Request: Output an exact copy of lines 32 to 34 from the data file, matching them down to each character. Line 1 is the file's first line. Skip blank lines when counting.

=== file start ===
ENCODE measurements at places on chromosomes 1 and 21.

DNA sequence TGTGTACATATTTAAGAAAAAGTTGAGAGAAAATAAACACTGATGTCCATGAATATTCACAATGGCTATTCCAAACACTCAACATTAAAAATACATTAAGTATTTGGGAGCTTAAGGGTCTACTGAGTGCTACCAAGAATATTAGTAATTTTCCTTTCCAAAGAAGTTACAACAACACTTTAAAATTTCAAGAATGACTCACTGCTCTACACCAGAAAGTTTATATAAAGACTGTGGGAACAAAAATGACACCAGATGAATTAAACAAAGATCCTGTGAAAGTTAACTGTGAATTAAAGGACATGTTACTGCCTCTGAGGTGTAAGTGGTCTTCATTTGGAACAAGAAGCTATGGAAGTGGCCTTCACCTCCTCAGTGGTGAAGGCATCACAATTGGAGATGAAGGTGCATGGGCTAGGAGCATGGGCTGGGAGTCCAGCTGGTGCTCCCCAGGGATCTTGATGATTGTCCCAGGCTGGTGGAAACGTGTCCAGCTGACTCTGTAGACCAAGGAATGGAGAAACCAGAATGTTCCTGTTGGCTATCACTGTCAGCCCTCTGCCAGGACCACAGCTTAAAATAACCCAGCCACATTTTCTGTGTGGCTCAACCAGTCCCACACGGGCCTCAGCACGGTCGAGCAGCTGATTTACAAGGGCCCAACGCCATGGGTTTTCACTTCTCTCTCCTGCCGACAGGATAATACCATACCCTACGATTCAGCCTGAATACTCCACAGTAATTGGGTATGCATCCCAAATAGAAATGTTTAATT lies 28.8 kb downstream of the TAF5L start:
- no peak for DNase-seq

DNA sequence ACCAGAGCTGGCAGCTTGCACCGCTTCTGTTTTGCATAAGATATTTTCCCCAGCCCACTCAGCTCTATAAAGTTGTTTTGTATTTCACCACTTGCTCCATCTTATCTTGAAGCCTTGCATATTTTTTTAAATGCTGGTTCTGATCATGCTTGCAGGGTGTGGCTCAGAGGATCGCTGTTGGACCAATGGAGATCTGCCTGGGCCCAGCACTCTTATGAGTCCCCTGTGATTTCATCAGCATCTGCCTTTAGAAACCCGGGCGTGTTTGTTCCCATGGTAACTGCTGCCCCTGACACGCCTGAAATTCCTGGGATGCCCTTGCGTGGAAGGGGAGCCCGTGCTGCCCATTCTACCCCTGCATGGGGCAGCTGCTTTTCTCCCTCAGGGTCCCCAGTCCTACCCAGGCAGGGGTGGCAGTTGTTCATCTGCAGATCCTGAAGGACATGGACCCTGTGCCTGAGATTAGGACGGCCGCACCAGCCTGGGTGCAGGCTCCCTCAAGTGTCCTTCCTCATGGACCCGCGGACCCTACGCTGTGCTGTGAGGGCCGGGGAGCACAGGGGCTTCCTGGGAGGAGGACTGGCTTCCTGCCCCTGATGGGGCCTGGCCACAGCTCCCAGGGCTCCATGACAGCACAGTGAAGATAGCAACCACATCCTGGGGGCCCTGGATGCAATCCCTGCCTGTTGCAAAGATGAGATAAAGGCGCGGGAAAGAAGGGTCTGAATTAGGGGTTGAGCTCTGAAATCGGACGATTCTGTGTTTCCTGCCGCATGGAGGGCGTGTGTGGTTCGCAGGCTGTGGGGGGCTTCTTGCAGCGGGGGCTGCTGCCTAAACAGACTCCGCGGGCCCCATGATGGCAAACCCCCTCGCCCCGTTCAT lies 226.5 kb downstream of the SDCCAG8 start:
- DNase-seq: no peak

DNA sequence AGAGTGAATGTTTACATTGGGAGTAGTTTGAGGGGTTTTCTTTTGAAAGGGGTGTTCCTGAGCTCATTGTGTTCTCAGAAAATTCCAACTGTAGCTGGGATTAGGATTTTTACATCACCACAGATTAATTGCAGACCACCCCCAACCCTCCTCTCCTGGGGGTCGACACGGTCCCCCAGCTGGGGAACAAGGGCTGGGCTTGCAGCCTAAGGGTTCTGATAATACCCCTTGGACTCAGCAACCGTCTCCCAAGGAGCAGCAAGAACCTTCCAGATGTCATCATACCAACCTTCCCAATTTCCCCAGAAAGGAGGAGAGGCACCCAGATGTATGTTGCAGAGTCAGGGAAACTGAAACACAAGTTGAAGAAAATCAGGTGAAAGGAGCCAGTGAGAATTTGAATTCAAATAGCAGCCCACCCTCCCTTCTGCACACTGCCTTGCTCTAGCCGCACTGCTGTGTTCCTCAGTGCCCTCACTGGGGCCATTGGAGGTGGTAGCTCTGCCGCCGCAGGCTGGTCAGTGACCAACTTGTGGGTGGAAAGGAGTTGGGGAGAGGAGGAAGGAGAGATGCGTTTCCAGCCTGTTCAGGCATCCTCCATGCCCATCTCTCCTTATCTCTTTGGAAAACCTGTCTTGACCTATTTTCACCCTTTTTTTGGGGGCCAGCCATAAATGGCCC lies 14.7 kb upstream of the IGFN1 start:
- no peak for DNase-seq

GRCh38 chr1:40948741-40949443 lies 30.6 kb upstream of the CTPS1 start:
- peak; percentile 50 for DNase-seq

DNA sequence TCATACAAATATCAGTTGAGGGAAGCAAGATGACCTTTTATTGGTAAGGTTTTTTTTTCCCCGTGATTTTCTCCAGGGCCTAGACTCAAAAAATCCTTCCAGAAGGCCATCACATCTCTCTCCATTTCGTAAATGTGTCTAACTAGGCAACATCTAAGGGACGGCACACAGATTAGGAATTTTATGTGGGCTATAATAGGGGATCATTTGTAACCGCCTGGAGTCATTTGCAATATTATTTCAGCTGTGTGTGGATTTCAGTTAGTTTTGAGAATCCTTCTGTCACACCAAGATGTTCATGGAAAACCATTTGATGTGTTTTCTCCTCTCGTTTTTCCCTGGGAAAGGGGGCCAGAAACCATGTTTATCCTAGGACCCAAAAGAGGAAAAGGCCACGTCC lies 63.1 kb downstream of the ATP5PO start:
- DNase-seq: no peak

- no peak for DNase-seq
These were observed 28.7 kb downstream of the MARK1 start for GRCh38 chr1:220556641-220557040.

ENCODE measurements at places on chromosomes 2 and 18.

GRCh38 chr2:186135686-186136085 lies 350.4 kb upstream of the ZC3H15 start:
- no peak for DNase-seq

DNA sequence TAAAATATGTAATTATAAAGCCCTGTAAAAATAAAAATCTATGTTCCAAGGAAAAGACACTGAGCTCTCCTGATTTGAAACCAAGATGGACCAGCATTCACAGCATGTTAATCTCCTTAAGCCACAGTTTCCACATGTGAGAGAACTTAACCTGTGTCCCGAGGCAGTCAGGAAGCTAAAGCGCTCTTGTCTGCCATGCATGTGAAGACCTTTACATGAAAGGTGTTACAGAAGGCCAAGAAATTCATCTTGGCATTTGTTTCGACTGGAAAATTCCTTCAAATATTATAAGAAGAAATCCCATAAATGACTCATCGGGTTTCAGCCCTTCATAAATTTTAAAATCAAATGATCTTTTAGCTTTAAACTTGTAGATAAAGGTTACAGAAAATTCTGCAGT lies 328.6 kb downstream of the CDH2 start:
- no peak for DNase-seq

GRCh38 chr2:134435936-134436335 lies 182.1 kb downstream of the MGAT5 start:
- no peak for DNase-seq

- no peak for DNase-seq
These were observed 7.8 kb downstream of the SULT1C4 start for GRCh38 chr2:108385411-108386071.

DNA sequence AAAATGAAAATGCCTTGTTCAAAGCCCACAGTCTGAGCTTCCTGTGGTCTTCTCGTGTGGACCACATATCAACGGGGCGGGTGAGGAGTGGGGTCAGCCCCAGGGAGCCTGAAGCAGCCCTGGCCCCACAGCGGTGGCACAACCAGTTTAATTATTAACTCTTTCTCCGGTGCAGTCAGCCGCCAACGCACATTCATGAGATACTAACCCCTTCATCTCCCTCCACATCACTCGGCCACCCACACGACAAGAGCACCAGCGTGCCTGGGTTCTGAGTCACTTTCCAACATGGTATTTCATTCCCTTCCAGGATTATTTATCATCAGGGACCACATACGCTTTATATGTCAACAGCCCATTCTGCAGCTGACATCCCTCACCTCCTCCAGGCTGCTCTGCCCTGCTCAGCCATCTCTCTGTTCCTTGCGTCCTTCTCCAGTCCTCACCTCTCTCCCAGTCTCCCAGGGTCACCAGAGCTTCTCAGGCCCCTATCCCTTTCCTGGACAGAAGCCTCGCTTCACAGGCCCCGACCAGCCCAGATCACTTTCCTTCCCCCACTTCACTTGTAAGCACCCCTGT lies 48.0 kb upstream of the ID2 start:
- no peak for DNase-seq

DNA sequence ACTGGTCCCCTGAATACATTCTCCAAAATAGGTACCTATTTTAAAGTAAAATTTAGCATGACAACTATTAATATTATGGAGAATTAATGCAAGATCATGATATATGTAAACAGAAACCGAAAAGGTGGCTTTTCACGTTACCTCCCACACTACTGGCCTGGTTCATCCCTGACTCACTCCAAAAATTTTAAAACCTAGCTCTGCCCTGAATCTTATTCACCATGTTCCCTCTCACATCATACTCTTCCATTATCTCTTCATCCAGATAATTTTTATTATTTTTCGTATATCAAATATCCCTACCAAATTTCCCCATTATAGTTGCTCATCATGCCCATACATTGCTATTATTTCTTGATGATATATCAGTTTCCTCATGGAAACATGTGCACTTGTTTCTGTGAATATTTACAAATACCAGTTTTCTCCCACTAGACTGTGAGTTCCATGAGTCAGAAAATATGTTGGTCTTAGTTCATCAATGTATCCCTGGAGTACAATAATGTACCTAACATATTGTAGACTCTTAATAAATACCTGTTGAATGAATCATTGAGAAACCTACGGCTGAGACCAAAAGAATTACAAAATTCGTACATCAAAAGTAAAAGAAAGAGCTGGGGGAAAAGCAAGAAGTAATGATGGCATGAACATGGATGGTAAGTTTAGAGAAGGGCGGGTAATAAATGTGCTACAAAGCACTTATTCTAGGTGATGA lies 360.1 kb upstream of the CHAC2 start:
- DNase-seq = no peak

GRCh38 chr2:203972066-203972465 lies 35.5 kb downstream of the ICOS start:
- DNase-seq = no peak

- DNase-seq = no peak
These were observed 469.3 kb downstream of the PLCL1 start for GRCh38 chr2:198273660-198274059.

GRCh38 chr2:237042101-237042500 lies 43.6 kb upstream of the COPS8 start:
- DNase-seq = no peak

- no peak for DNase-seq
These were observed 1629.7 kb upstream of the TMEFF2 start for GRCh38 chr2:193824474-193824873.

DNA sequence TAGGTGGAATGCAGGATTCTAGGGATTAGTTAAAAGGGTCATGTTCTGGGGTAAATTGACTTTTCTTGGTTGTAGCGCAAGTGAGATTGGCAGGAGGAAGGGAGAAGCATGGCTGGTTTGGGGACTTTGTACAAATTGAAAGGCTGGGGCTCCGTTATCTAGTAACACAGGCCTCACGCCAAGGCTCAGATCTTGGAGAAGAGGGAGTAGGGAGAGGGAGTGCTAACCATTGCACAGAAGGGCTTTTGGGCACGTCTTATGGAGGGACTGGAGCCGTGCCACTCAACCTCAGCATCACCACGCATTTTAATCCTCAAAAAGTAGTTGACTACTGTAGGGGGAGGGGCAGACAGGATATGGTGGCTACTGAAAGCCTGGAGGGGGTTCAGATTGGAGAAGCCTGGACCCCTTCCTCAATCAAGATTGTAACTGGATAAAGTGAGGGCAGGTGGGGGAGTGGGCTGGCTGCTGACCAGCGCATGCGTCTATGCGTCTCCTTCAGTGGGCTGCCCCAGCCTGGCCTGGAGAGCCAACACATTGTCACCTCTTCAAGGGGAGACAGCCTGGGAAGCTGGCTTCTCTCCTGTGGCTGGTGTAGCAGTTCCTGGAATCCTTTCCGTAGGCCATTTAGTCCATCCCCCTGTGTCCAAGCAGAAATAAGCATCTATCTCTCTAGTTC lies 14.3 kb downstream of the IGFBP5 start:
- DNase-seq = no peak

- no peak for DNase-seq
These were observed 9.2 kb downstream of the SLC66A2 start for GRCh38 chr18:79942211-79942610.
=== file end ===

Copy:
- DNase-seq = no peak

- no peak for DNase-seq
These were observed 1629.7 kb upstream of the TMEFF2 start for GRCh38 chr2:193824474-193824873.